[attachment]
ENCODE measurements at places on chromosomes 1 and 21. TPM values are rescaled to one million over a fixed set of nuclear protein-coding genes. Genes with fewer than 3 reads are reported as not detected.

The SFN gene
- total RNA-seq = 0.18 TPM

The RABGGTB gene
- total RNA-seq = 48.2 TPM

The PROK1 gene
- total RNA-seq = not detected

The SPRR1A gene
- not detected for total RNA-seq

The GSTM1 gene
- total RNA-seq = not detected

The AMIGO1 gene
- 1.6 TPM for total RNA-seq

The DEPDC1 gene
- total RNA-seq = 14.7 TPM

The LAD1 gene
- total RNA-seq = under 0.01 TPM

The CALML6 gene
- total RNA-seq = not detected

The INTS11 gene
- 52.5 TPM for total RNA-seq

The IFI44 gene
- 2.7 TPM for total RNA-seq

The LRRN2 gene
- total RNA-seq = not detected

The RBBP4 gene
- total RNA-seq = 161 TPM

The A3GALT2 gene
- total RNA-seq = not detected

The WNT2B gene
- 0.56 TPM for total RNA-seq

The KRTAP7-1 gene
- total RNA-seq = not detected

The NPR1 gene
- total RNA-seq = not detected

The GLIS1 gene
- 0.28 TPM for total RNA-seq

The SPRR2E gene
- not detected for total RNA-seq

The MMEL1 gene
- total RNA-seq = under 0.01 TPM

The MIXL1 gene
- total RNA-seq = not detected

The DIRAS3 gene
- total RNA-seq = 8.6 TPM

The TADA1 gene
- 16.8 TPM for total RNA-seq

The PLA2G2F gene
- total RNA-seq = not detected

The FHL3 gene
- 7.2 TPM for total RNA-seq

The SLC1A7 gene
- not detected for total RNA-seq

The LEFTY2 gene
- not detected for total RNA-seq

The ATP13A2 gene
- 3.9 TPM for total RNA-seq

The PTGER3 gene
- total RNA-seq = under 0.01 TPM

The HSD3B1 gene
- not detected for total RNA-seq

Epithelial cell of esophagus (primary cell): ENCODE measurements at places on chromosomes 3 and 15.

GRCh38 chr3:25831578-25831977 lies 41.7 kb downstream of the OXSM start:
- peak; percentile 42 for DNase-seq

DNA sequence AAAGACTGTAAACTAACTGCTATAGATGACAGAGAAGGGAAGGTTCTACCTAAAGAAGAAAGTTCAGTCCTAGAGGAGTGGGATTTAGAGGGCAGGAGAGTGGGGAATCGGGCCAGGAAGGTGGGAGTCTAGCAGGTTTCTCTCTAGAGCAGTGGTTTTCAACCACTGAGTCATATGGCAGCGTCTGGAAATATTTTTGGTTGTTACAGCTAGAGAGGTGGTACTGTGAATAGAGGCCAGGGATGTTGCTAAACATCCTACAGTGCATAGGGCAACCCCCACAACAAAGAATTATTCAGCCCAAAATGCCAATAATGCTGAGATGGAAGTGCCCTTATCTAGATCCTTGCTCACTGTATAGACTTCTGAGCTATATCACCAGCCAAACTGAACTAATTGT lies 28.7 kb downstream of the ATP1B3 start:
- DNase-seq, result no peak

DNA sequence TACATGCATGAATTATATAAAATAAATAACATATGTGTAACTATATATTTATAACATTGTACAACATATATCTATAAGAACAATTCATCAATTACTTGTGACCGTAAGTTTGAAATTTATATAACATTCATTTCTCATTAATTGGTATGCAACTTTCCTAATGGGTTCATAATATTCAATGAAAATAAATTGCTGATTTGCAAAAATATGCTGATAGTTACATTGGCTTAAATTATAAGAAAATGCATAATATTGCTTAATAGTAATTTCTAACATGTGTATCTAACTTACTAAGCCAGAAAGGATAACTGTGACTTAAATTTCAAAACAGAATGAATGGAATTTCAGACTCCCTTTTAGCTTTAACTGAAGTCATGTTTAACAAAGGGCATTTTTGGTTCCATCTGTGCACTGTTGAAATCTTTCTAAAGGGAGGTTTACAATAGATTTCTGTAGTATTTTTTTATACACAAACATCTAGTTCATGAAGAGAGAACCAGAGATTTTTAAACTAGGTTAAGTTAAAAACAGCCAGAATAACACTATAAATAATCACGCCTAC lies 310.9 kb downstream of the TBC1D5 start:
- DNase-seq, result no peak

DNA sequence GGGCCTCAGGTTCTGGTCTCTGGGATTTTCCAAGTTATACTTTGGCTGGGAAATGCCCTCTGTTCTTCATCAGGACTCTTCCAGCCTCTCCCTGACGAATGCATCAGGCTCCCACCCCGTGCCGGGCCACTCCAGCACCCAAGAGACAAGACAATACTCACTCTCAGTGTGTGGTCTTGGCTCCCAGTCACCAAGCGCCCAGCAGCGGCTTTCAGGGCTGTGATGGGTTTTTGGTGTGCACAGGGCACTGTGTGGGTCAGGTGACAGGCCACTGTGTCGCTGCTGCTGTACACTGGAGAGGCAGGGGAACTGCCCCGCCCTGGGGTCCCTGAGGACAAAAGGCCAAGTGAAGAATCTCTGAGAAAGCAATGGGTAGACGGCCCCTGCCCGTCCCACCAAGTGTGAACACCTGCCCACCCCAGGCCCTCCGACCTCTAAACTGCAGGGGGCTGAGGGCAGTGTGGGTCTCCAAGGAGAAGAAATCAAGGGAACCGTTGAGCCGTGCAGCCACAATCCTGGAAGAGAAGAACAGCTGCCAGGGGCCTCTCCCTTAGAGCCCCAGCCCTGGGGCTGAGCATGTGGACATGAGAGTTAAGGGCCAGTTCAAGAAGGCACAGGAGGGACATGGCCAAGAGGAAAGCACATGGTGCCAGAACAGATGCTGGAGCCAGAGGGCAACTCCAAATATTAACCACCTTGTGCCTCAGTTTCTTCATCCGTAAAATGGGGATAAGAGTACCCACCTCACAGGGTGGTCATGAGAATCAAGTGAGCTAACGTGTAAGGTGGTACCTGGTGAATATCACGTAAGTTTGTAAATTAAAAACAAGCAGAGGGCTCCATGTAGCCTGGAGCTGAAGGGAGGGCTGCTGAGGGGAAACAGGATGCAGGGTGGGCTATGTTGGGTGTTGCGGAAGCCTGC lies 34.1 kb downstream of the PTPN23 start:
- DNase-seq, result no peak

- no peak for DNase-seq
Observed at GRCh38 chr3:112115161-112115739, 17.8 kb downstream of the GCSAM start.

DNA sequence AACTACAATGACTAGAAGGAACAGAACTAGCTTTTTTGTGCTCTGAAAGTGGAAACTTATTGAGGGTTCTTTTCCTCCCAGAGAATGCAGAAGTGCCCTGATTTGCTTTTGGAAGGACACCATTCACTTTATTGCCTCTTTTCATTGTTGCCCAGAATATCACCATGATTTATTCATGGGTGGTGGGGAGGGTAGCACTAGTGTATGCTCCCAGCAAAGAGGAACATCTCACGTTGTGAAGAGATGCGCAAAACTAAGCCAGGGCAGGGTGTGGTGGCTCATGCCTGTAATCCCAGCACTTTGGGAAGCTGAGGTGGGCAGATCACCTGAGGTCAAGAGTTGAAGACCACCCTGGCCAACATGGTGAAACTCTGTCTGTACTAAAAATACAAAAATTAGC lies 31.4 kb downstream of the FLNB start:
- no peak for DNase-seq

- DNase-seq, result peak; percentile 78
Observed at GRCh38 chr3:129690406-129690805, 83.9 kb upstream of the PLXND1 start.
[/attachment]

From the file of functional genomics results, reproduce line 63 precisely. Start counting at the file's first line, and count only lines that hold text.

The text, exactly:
GRCh38 chr3:25831578-25831977 lies 41.7 kb downstream of the OXSM start: